“It’s something how we have so many more friends at this time of year,” Carol said as she sorted through all that had been stuffed in our mailbox earlier in the day.
She wasn’t talking about Christmas cards, those treasured connections that the digital world can’t replace. Emails with dancing Santas and singing elves don’t hold a candle to Christmas cards delivered by the U.S. Postal Service. Of course, being in the print business you might suspect such sentiments from me.
But Carol wasn’t referring to those sending Christmas cards. Rather, it was the flood of appeals from nonprofits. Indeed, we were suddenly the “friends” of organizations that I have never heard of, much less contributed to.
Giving has become big business. Along with many of these mailed appeals are tokens of appreciation, based it would seem on the assumption you’re going to give. Batches of mail labels with our names and address – notice how they have personalized the appeal? – are frequently enclosed with a letter letting us know all the good our generosity will do. How could you use those labels without at least giving something, no matter how small the amount?
Guilt is a motivator and some nonprofits have no qualms in employing whatever means they can to get you to open your check book.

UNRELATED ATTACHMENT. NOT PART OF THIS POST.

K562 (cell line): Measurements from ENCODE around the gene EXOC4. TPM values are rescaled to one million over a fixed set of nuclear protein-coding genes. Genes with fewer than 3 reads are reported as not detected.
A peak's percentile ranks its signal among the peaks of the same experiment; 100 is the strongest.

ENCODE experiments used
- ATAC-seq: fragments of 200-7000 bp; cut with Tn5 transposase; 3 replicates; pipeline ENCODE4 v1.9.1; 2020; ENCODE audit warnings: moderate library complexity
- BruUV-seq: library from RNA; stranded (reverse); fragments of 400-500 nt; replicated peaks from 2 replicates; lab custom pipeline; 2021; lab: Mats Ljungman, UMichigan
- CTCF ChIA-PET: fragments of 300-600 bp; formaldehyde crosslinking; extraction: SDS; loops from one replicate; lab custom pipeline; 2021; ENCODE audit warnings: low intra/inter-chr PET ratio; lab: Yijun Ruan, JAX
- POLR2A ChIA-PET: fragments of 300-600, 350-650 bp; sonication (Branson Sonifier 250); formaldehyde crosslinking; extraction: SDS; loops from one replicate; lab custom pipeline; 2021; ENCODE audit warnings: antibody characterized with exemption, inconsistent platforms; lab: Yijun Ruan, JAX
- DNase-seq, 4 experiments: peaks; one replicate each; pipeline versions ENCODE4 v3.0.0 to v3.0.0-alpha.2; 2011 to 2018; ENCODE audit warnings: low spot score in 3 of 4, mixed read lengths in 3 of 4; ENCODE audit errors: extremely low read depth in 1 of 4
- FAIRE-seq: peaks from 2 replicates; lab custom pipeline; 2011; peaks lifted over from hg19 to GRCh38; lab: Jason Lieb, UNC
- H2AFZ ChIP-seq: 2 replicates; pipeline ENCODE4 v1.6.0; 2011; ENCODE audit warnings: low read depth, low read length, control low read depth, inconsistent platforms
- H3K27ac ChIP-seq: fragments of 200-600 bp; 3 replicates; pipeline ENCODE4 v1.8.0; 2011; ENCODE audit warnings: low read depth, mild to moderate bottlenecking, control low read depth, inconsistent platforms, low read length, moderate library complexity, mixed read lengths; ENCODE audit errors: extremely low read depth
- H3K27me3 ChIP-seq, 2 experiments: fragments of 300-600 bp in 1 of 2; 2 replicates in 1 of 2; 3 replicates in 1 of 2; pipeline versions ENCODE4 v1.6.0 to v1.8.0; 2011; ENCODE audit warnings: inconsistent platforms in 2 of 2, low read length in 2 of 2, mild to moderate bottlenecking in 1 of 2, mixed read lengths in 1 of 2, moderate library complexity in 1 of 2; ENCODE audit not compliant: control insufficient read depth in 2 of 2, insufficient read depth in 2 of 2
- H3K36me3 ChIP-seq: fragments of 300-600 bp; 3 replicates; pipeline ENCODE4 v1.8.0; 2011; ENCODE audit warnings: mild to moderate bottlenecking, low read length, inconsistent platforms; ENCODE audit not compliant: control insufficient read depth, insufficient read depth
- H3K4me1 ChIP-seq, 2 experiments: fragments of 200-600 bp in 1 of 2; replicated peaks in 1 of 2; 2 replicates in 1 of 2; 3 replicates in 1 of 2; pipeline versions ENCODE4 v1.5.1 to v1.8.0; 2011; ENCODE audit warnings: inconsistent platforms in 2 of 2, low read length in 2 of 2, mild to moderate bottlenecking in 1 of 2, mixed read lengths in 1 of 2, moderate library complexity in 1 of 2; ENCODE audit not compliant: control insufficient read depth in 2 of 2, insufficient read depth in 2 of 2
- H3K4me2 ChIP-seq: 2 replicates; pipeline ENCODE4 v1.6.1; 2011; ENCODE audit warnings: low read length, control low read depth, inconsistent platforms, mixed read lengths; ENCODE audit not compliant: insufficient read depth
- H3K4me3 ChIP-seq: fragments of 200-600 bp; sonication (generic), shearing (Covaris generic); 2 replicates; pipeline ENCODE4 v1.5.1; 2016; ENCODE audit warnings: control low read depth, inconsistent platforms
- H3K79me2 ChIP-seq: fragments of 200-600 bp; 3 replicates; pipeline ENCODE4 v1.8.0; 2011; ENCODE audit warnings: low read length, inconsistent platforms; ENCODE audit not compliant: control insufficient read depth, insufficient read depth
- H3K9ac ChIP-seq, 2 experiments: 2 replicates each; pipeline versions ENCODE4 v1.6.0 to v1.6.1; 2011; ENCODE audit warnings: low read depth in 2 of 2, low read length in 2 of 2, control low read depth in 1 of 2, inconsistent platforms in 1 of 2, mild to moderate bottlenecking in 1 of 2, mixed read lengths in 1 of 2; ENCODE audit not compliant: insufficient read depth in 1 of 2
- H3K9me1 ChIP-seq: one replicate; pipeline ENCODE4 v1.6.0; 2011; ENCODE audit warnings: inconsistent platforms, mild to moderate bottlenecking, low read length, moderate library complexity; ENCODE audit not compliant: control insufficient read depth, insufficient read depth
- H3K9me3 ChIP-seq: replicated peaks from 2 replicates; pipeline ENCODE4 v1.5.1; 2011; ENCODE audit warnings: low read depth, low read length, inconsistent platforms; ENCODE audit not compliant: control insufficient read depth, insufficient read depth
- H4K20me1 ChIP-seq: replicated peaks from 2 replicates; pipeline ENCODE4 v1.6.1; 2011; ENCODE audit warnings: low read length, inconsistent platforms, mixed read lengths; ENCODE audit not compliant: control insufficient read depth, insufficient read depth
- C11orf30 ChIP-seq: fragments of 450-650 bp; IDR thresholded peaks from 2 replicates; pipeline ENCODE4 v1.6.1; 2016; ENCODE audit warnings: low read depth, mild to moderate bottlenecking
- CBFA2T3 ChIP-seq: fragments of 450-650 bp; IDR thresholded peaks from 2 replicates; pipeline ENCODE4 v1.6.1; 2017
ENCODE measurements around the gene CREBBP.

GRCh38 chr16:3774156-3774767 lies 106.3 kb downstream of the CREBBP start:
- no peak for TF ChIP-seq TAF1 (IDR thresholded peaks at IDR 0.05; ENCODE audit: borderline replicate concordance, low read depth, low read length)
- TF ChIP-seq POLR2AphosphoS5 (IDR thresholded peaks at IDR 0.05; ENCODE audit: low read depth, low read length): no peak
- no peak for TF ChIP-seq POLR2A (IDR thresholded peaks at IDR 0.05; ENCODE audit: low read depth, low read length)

I’ll confess to using a similar ploy some years ago while serving on a board of a nonprofit that I’ll leave unnamed. The organization was applying for a major grant and it felt imperative that we could say every member of the board had contributed to the capital fund drive. The problem was that we had a large board and some members had not participated in years.
My suggestion, which was followed, was that we send all board members a letter stressing the importance of demonstrating our unified commitment to the cause and enclosing a dollar asking that they return it and whatever more they could. We were going to shame them into giving, or so I thought. Even with the “guilt” dollar we couldn’t get 100 percent of the board although, in the end, the organization was awarded the grant.
Taxes can be used as another motivator. More so at this time of year than any other, public radio and television stations are suggesting I can get rid of my car or boat by gifting it to them for a tax deduction. That’s a possibility only I wouldn’t have a car from which to listen to the fine programming my contribution would benefit.
While I question some schemes designed to get us to give, I’m in awe of this community’s spirit of giving.
Consider the more than 150 toys given in memory of Frank Rosa in a drive sponsored by The Beach Café; the tens of thousands donated to Hendricken High during Giving Tuesday, the $10,400 in GoFundMe donations to the burned out Woodbury Union Church; $1,400 in checks and cash dropped off at the Beacon in support of Neighbors Helping Neighbors; the $47,000 given so far to maintain the school mentor program plus the hundreds of food baskets and adopt-a-family programs supported by churches, service organizations and businesses. That’s only a sampling.
This is a time of giving and I can’t fault organizations spread far and wide and with diverse causes from appealing for support. Many of them do great work. For the most part though, those close to home and whose good work I see are first on my list. I count them as friends.